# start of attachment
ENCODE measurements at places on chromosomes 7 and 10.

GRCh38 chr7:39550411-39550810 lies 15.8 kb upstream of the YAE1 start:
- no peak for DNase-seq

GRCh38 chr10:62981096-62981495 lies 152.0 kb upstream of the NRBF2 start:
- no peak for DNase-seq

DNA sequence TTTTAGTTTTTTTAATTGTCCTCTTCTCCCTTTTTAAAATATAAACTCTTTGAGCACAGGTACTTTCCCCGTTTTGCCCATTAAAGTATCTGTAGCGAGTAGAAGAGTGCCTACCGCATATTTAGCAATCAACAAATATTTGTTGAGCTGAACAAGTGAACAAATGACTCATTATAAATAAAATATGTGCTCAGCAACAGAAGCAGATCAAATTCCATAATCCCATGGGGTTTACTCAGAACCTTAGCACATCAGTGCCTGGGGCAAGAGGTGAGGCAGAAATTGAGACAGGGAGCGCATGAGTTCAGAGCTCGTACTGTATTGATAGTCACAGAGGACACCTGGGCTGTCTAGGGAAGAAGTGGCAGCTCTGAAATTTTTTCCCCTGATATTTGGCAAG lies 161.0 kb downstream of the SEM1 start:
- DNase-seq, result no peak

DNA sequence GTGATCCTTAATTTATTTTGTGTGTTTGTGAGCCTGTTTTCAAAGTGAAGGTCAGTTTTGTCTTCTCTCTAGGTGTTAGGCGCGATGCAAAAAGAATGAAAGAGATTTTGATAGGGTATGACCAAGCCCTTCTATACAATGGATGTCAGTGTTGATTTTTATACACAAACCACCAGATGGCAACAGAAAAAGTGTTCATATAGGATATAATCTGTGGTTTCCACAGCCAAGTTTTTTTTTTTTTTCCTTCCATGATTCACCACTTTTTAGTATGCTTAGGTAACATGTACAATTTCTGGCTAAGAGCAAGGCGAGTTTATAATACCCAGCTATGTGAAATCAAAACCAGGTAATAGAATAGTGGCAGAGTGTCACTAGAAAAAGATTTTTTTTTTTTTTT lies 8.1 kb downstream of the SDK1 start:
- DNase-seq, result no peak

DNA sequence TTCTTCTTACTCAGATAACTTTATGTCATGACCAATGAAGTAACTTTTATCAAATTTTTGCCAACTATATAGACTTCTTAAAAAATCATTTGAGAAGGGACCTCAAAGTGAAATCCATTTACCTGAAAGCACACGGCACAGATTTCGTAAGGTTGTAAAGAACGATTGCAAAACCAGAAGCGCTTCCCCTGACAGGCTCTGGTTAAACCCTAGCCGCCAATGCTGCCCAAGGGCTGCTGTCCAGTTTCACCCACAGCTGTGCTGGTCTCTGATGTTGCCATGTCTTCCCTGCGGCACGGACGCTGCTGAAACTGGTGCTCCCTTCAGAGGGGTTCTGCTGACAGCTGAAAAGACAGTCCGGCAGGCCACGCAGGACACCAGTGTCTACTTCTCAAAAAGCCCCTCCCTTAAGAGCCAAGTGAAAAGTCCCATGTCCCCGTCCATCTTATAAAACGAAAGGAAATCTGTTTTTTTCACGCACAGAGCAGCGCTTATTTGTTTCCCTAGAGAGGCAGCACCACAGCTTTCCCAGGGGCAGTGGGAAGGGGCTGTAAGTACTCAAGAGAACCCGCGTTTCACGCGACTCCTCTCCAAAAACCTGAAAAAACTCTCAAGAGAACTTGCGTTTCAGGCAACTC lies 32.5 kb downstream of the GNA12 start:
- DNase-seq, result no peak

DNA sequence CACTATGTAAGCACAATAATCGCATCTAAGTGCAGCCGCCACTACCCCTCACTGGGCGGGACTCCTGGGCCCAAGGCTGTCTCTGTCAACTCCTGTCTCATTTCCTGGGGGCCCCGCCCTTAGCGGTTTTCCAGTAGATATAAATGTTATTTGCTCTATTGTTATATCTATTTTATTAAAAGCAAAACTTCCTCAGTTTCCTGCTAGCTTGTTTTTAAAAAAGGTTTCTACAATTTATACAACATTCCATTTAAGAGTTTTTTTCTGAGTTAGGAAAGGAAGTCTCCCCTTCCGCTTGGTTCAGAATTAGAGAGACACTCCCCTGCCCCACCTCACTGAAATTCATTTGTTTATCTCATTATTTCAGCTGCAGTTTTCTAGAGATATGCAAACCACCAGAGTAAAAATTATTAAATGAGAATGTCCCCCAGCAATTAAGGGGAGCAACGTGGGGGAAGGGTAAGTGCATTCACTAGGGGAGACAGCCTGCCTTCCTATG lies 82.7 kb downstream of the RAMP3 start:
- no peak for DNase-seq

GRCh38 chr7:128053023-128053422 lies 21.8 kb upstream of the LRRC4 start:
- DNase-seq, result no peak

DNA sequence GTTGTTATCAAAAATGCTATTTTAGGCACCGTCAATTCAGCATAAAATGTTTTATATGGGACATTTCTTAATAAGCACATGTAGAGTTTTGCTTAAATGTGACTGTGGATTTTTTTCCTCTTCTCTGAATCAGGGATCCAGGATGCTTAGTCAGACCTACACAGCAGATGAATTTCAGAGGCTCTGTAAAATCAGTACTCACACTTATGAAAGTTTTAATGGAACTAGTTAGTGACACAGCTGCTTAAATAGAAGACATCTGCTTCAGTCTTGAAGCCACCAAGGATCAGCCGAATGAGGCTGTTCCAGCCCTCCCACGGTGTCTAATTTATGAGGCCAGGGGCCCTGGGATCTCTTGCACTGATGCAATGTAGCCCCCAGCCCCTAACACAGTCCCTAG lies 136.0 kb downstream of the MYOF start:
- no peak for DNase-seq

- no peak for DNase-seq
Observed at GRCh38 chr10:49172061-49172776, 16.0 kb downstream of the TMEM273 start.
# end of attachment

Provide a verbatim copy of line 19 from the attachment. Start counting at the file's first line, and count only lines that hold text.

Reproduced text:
Observed at GRCh38 chr10:49172061-49172776, 16.0 kb downstream of the TMEM273 start.